Seattle Seahawks

Injuries on overlooked special teams having a prominent effect on Seahawks

It’s punting time. Or kickoff time.

Or, otherwise seen as time for a trip to the refrigerator or the bathroom or the concession stand, right?

Part of the reason special teams are so overlooked is because relatively few people are looking at them. But they are largely why the Seahawks spared themselves losing last weekend to winless Oakland. And injuries to front-liners on them — and the corresponding employment of first-time fill-ins who have compounded mistakes — are why Seattle has dropped in NFL rankings in five of six statistical categories on special teams.

Linebacker Mike Morgan plays on every one of Seattle’s special teams — except the field-goal unit that is dominated by linemen. Don’t tell him special teams don’t matter.

Heck, they were part of the reason why the Seahawks won last season’s Super Bowl. Seattle thinks so much of special teams it puts two All-Pros on them; Earl Thomas is on kickoffs and Richard Sherman has done punt returns.

Special teams are part of explanation for the Seahawks starting 3-3, part of why they are now 5-3 and two games out of the NFC West lead.

“The thing about special teams is, people don’t know how important this is until you mess up or you make a big play,” Morgan said before heading out early Wednesday afternoon for — you guessed it — special-teams practice.

The problem has been starters who usually play on the kick teams have been hurt far more than they were last season. So Seattle’s kicking units have been more inexperienced, more mistake-prone, resulting in far less advantageous field position this season.

But when Kam Chancellor, Jeron Johnson, Malcolm Smith, Jeremy Lane, core guys on Seattle’s special-teams units, were out injured for last weekend’s game against Oakland their replacements became a larger part of the game than the Seahawks wanted.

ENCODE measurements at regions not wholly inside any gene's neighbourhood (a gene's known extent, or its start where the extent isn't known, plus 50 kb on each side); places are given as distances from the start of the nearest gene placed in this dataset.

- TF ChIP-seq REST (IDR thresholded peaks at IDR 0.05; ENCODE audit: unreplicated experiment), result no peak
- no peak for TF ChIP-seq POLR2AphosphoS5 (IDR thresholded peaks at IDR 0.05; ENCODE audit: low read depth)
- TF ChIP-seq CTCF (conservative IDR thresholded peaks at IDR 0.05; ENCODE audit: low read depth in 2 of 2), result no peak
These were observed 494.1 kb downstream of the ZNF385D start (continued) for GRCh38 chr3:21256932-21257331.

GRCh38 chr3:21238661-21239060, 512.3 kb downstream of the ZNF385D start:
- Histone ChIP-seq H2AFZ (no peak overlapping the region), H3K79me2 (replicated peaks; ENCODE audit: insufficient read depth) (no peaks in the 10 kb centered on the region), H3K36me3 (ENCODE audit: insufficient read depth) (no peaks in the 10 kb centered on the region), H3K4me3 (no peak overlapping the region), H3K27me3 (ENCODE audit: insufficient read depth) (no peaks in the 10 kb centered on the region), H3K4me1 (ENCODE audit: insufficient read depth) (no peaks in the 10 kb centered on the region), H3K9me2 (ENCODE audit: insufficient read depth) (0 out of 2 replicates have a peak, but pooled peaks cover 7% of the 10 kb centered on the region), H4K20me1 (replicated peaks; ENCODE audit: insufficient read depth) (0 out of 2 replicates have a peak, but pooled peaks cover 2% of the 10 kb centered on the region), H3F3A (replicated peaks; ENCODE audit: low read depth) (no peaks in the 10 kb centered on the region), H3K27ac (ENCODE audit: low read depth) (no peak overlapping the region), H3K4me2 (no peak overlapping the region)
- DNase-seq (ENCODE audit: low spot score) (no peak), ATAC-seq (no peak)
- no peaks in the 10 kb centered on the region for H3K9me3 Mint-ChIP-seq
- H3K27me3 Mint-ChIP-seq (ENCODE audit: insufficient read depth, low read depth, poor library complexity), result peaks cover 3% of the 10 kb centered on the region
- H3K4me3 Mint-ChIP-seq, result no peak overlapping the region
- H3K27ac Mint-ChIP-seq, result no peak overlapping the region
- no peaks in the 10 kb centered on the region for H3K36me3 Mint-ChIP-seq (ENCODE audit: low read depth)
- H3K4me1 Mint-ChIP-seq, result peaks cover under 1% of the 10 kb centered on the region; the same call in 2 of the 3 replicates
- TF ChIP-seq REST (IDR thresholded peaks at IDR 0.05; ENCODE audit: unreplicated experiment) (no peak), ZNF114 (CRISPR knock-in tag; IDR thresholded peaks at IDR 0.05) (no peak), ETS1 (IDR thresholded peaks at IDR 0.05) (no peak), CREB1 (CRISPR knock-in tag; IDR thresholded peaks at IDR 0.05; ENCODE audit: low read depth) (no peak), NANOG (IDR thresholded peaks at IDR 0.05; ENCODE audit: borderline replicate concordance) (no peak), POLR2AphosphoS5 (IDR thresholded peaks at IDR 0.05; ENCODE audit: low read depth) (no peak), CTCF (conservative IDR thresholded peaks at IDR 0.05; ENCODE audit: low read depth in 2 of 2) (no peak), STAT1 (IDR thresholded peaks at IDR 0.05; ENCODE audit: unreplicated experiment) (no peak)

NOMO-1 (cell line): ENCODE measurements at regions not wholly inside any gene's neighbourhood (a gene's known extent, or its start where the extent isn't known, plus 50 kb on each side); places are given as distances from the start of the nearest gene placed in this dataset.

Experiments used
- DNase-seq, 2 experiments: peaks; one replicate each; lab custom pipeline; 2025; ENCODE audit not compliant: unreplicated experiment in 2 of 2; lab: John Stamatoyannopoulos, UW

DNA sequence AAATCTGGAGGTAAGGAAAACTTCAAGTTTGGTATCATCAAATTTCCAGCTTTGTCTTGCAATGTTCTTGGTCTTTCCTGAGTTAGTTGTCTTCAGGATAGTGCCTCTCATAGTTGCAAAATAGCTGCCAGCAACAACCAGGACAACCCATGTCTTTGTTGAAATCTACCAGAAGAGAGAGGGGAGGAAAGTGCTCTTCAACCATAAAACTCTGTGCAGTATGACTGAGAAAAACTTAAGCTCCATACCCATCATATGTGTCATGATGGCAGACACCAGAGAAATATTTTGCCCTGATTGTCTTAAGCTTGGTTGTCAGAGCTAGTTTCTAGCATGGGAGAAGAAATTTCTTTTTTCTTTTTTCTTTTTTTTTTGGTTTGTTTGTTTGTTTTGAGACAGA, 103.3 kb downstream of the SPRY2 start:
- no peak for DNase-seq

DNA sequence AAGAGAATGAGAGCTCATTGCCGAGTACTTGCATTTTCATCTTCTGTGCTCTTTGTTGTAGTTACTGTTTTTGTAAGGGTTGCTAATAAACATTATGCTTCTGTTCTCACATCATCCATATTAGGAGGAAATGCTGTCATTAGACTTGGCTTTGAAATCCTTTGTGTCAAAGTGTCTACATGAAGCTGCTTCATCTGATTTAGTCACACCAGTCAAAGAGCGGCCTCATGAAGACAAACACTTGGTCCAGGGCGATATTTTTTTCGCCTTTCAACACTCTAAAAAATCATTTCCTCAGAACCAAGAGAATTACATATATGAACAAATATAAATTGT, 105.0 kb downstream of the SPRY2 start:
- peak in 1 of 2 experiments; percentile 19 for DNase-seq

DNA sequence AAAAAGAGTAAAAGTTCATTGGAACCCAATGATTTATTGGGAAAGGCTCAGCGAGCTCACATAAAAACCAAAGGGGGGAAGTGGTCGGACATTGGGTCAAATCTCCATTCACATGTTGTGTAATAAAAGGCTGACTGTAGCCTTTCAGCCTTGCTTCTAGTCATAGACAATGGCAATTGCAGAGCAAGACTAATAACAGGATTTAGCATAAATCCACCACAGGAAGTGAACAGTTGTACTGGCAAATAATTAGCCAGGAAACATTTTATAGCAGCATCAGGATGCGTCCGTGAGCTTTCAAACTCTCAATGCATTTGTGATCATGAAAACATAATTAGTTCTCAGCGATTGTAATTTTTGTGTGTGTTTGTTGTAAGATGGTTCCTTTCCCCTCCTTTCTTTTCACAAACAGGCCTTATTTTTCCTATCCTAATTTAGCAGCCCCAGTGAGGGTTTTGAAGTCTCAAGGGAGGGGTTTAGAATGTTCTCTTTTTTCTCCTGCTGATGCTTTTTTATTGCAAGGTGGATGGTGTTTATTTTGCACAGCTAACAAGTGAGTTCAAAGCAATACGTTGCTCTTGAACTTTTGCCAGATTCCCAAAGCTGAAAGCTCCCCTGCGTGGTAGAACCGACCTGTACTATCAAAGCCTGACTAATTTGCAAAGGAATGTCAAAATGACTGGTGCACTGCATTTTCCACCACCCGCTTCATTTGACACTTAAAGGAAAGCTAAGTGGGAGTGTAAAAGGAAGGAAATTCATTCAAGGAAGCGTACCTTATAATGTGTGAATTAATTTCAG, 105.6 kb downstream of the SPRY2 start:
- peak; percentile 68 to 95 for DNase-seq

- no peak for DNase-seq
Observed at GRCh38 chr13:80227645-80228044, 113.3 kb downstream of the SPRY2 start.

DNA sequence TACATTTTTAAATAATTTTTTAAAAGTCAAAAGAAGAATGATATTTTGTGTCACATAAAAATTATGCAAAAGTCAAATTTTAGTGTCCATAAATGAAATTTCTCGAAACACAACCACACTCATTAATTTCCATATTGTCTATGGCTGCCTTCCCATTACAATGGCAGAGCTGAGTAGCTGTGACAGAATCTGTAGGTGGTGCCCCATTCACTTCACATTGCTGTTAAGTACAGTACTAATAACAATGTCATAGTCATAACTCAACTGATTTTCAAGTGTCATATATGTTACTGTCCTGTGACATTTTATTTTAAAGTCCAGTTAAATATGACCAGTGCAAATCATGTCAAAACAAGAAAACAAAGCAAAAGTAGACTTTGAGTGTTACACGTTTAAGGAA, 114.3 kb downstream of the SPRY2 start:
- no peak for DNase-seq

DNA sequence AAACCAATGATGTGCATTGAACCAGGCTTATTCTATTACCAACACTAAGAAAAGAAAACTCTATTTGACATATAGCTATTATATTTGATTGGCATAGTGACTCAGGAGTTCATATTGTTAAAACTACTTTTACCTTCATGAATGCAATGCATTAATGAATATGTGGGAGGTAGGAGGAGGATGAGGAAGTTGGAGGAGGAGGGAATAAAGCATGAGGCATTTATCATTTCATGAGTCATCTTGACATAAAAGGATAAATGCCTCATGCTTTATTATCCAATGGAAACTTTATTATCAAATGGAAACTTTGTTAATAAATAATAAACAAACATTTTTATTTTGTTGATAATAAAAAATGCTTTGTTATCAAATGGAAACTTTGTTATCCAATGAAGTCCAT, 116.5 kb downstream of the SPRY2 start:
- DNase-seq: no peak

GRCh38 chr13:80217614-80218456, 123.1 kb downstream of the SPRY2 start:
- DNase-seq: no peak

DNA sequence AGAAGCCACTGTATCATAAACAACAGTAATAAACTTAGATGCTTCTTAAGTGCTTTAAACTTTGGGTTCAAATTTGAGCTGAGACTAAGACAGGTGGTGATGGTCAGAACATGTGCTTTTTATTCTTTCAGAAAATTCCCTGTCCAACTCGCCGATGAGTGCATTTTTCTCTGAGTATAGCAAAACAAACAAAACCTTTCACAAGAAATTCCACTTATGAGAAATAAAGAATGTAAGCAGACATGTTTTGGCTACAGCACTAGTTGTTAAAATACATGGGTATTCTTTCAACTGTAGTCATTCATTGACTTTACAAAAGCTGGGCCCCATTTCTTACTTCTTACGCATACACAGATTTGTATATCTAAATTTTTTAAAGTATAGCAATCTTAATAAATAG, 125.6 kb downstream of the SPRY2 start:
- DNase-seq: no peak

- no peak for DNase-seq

Undrafted rookie Brock Coyle was the up back on the punt-coverage team. He missed his block, and it resulted in Oakland blocking Jon Ryan’s punt for the touchdown that got the Raiders back in the game in the third quarter last weekend.

That same punt-coverage team dotted with fill-ins allowed a 27-yard punt return to the Seahawks’ 30-yard line later in that quarter. That set up Oakland for another touchdown. The dual special-teams breakdowns turned Seattle’s 24-3 lead into a 24-17 slog.

Just as special teams gave away most of that lead, they also preserved what was left of it.

Jermaine Kearse, an undrafted free agent from Lakes High School and the University of Washington, has risen to the No. 2 wide receiver for the Super Bowl champions. How did he get there? By wowing the Seahawks on special teams.

Even now, Kearse and Doug Baldwin are the Seahawks’ top two wide receivers — and both are on special teams. Baldwin was the team’s punt returner last week, though Seattle has since re-signed Bryan Walters to do that job Sunday against the New York Giants.

Last weekend Kearse played 33 percent of special-teams snaps and made two of the biggest plays of the game. He forced a fumble on a Raiders kickoff return. Then when Sebastian Janikowski executed a tricky, high-hop onside kick that had bounced off Seattle’s Cooper Helfet with 47 seconds left, Kearse secured the fumble under the first dogpile he said he has ever been in to seal the Seahawks’ 30-24 victory.

“That’s why Coach Carroll has a lot of linebackers and DBs on special teams,” Morgan said, “because those are the guys who can make plays.”

When they are healthy enough to be on the field, that is.